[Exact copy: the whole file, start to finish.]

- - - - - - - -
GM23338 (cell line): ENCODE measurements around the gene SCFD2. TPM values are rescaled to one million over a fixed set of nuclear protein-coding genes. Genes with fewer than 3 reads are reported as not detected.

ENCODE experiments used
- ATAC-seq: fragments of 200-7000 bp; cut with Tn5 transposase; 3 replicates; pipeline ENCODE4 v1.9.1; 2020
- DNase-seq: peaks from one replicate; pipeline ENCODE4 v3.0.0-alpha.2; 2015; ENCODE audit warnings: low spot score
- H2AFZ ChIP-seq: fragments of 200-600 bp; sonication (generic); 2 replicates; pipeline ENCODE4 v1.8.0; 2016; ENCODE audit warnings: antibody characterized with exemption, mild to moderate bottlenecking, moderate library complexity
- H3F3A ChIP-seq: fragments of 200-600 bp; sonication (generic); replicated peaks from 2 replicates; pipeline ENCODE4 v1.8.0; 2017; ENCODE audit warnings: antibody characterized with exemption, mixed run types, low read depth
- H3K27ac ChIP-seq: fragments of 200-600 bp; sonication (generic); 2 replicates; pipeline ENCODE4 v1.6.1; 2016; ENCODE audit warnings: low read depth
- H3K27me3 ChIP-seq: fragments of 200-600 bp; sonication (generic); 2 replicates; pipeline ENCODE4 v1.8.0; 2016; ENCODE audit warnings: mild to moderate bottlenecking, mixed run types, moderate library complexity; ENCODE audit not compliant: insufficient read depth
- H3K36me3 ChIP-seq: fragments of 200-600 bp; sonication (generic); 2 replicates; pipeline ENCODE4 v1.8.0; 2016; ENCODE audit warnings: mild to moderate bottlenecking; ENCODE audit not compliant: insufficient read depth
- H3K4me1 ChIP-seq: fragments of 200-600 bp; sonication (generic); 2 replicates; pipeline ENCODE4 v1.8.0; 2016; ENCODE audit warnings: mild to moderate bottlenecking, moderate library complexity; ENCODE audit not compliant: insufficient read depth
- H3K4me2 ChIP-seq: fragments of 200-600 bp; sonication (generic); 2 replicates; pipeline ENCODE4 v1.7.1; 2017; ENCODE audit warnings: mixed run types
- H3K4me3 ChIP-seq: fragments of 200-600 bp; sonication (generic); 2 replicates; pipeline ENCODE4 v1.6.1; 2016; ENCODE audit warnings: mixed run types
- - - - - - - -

GM23338 (cell line): ENCODE measurements around the gene SCFD2. TPM values are rescaled to one million over a fixed set of nuclear protein-coding genes. Genes with fewer than 3 reads are reported as not detected.

ENCODE experiments used
- ATAC-seq: fragments of 200-7000 bp; cut with Tn5 transposase; 3 replicates; pipeline ENCODE4 v1.9.1; 2020
- DNase-seq: peaks from one replicate; pipeline ENCODE4 v3.0.0-alpha.2; 2015; ENCODE audit warnings: low spot score
- H2AFZ ChIP-seq: fragments of 200-600 bp; sonication (generic); 2 replicates; pipeline ENCODE4 v1.8.0; 2016; ENCODE audit warnings: antibody characterized with exemption, mild to moderate bottlenecking, moderate library complexity
- H3F3A ChIP-seq: fragments of 200-600 bp; sonication (generic); replicated peaks from 2 replicates; pipeline ENCODE4 v1.8.0; 2017; ENCODE audit warnings: antibody characterized with exemption, mixed run types, low read depth
- H3K27ac ChIP-seq: fragments of 200-600 bp; sonication (generic); 2 replicates; pipeline ENCODE4 v1.6.1; 2016; ENCODE audit warnings: low read depth
- H3K27me3 ChIP-seq: fragments of 200-600 bp; sonication (generic); 2 replicates; pipeline ENCODE4 v1.8.0; 2016; ENCODE audit warnings: mild to moderate bottlenecking, mixed run types, moderate library complexity; ENCODE audit not compliant: insufficient read depth
- H3K36me3 ChIP-seq: fragments of 200-600 bp; sonication (generic); 2 replicates; pipeline ENCODE4 v1.8.0; 2016; ENCODE audit warnings: mild to moderate bottlenecking; ENCODE audit not compliant: insufficient read depth
- H3K4me1 ChIP-seq: fragments of 200-600 bp; sonication (generic); 2 replicates; pipeline ENCODE4 v1.8.0; 2016; ENCODE audit warnings: mild to moderate bottlenecking, moderate library complexity; ENCODE audit not compliant: insufficient read depth
- H3K4me2 ChIP-seq: fragments of 200-600 bp; sonication (generic); 2 replicates; pipeline ENCODE4 v1.7.1; 2017; ENCODE audit warnings: mixed run types
- H3K4me3 ChIP-seq: fragments of 200-600 bp; sonication (generic); 2 replicates; pipeline ENCODE4 v1.6.1; 2016; ENCODE audit warnings: mixed run types